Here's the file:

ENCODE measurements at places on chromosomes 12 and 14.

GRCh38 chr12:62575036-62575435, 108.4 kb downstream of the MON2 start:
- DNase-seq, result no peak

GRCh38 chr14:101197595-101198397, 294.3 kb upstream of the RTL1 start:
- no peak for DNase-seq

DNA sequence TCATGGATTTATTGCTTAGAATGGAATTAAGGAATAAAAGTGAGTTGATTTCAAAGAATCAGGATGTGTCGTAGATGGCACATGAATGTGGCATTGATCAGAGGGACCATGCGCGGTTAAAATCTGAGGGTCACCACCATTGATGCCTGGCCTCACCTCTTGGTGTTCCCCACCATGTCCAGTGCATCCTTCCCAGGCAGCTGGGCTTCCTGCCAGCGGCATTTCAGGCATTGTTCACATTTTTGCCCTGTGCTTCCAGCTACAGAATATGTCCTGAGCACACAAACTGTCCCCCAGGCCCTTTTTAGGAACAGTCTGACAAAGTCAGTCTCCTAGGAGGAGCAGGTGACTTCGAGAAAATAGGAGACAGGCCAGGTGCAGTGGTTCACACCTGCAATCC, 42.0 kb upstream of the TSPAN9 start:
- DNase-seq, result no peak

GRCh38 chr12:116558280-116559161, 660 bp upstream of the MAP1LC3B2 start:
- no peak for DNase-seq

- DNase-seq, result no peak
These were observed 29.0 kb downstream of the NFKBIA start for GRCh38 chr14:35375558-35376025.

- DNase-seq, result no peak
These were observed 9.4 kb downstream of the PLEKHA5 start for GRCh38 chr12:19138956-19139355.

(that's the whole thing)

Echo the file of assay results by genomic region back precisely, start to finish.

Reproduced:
ENCODE measurements at places on chromosomes 12 and 14.

GRCh38 chr12:62575036-62575435, 108.4 kb downstream of the MON2 start:
- DNase-seq, result no peak

GRCh38 chr14:101197595-101198397, 294.3 kb upstream of the RTL1 start:
- no peak for DNase-seq

DNA sequence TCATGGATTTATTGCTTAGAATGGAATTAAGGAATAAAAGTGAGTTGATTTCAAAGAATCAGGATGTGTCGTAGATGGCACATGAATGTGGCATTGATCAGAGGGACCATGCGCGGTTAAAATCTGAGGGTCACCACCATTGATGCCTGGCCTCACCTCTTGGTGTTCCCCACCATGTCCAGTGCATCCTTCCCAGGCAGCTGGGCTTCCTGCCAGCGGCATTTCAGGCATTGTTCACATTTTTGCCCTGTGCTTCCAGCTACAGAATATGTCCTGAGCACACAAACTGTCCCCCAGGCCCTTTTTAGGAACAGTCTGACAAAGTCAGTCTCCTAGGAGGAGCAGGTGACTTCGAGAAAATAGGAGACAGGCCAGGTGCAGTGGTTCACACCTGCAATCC, 42.0 kb upstream of the TSPAN9 start:
- DNase-seq, result no peak

GRCh38 chr12:116558280-116559161, 660 bp upstream of the MAP1LC3B2 start:
- no peak for DNase-seq

- DNase-seq, result no peak
These were observed 29.0 kb downstream of the NFKBIA start for GRCh38 chr14:35375558-35376025.

- DNase-seq, result no peak
These were observed 9.4 kb downstream of the PLEKHA5 start for GRCh38 chr12:19138956-19139355.